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Schmuck gives Matusz a B+ for the year


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Caveat: this is based on a table using data from 1993-2010; scoring has dropped since then, so the numbers I provided may be a little high.

Here is a 2015 runs expectancy matrix: http://www.baseballprospectus.com/sortable/index.php?cid=1819115 As I suspected, the numbers I gave before were a little high compared to now. I think it is still correct to say that the total number of inherited runners one would have expected to score is between four and five, as follows:

- Came in with 2 outs, runners on 1st and 2nd, and allowed 1 to score (expected: 0.42 - 0.09 = 0.33)

- Came in with 1 out, runner on 2nd, and allowed him to score (expected: 0.63 - 0.24 = 0.39)

- Came in with 1 out, runners on 1st and 2nd, didn't allow any runs (expected: 0.87 - 0.09 = 0.78)

- Came in with 1 out, runner on 2nd, didn't allow him to score (expected: 0.63-0.24 = 0.39)

- Came in with 2 outs, runners on 1st and 3rd, allowed both to score (expected: 0.46 - 0.09 = 0.37)

- Came in with 0 out, bases loaded and allowed all three to score (expected: 2.24 - 0.46 = 1.78)

- Came in with 2 outs, runner on 1st and didn't allow him to score (expected: 0.20 - 0.09 = 0.11)

- Came in with 0 outs, runners on 1st and didn't allow him to score (expected: 0.82 - 0.46 = 0.36)

Total expected inherited runners to score: 4.51. Like I said, between 4 and 5, compared to the 7 Matusz allowed. So if you added 2.5 ER and recalculated his ERA, he'd be equivalent to a pitcher with a 3.08 ERA who had allowed an average number of inherited runners to score. Not really too terrible.

(Explanation for the equations: The first number in each equation is the total expected runs in the inning given the runners and the number of outs. The second number is the total expected runs if there had been nobody on base and the same number of outs. By subtracting that out, you get the expected runs coming from the inherited runners (not anyone who gets on base afterwards).)

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Here is a 2015 runs expectancy matrix: http://www.baseballprospectus.com/sortable/index.php?cid=1819115 As I suspected, the numbers I gave before were a little high compared to now. I think it is still correct to say that the total number of inherited runners one would have expected to score is between four and five, as follows:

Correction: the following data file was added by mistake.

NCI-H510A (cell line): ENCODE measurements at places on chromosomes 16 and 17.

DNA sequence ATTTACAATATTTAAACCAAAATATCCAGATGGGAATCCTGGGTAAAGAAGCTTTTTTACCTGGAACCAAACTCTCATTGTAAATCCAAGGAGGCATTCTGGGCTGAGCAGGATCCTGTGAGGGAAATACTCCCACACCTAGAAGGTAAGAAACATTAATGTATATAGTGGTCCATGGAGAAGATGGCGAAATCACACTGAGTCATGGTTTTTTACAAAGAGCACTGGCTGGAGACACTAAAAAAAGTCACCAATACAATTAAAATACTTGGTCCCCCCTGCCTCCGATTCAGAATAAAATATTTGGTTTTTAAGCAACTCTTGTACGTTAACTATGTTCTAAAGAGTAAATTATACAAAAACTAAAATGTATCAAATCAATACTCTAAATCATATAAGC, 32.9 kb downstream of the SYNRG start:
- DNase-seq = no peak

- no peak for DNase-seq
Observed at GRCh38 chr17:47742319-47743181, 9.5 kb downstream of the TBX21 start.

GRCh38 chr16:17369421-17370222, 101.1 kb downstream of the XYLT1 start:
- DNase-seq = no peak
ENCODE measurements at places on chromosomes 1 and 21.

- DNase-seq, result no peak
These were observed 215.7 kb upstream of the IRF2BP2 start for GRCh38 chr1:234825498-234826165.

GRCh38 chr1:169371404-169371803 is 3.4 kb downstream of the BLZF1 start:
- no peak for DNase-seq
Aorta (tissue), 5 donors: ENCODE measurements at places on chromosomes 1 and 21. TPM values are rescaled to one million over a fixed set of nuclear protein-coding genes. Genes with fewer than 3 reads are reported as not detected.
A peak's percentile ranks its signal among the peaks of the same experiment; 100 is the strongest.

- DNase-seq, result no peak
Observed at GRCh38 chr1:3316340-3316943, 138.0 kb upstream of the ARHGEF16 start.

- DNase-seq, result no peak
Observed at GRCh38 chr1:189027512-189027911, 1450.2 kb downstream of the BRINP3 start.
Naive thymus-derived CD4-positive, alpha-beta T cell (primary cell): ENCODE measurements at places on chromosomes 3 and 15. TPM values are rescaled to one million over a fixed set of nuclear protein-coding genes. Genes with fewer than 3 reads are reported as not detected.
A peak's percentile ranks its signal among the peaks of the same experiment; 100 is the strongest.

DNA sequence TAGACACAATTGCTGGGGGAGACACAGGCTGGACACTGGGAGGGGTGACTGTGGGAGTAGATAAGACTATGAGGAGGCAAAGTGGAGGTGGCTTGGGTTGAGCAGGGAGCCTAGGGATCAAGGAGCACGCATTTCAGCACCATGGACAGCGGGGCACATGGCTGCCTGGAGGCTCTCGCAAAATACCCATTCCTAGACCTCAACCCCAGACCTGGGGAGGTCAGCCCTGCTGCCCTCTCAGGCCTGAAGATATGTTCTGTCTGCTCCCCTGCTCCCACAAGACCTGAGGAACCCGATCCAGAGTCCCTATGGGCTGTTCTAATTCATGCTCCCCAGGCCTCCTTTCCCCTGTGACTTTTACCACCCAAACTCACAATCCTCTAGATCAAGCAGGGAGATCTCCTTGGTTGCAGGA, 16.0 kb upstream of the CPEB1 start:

- Came in with 2 outs, runners on 1st and 2nd, and allowed 1 to score (expected: 0.42 - 0.09 = 0.33)

- Came in with 1 out, runner on 2nd, and allowed him to score (expected: 0.63 - 0.24 = 0.39)

- Came in with 1 out, runners on 1st and 2nd, didn't allow any runs (expected: 0.87 - 0.09 = 0.78)

- Came in with 1 out, runner on 2nd, didn't allow him to score (expected: 0.63-0.24 = 0.39)

- Came in with 2 outs, runners on 1st and 3rd, allowed both to score (expected: 0.46 - 0.09 = 0.37)

- Came in with 0 out, bases loaded and allowed all three to score (expected: 2.24 - 0.46 = 1.78)

- Came in with 2 outs, runner on 1st and didn't allow him to score (expected: 0.20 - 0.09 = 0.11)

- Came in with 0 outs, runners on 1st and didn't allow him to score (expected: 0.82 - 0.46 = 0.36)

Total expected inherited runners to score: 4.51. Like I said, between 4 and 5, compared to the 7 Matusz allowed. So if you added 2.5 ER and recalculated his ERA, he'd be equivalent to a pitcher with a 3.08 ERA who had allowed an average number of inherited runners to score. Not really too terrible.

Very informative. Thanks, Frobby.

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I very much disagree with Schmuck's assessment of Matusz. From my Orioles midseason report card:

Meanwhile, Matusz's first-half ERA (2.36 during 26 games) looks fine on the surface, but he struggled with his command, issuing 16 walks in 26.2 innings. He has also become unreliable in close games. In situations classified as "high leverage" -- critical spots during which the game is on the line -- Matusz has walked 10 of the 28 batters he's faced this season. Barring a second-half renaissance, the O's might soon part ways with Matusz, their first-round draft pick in 2008.
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My grades from the 81-game mark: http://forum.orioleshangout.com/forums/showthread.php/148973-Some-thoughts-at-the-halfway-point-(42-39)

Scmuck's grades from the 88-game mark: http://www.baltimoresun.com/sports/schmuck-blog/bs-sp-orioles-player-grades-0715-20150714-story.html#page=2

Generally speaking, I am a tougher grader than Schmuck. The only players I graded higher than him were:

Chen (A for me, B+ for Schmuck). I don't see how he gave Ubaldo a higher grade (A-) than Chen, who has a better ERA and throws more IP per game.

Gausman (C+ for me, C for Schmuck)

Gonzalez (C+ for me, C for Schmuck). Gonzo had a bad start in the intervening week between my grades and Schmuck's.

Hunter (C+ for me, C- for Schmuck).

Roe (A- for me, B for Schmuck). I was grading based on expectations, which were literally nonexistent for Roe.

Paredes (A for me, A- for Schmuck). See Roe.

Snider (C for me, C- for Schmuck).

I was lower on Britton (A+/A), Matusz (B+/C-), Norris (D-/F), Tillman (D/D-), Joseph (B/C+), Wieters (B/B-), Cabrera (D/F), Davis (B/C+), Flaherty (B/B-), Hardy (B/C-), Machado (A/A-), Pearce (C/D), De Aza (D/D-), Jones (B+/C+) and Young (C-/D-). In most cases, the difference was that I was grading on expectations, and had high expectations for many of these players.

Much as I like my guy Ubaldo, I agree with you. Chen should get an A and Ubaldo an A-.
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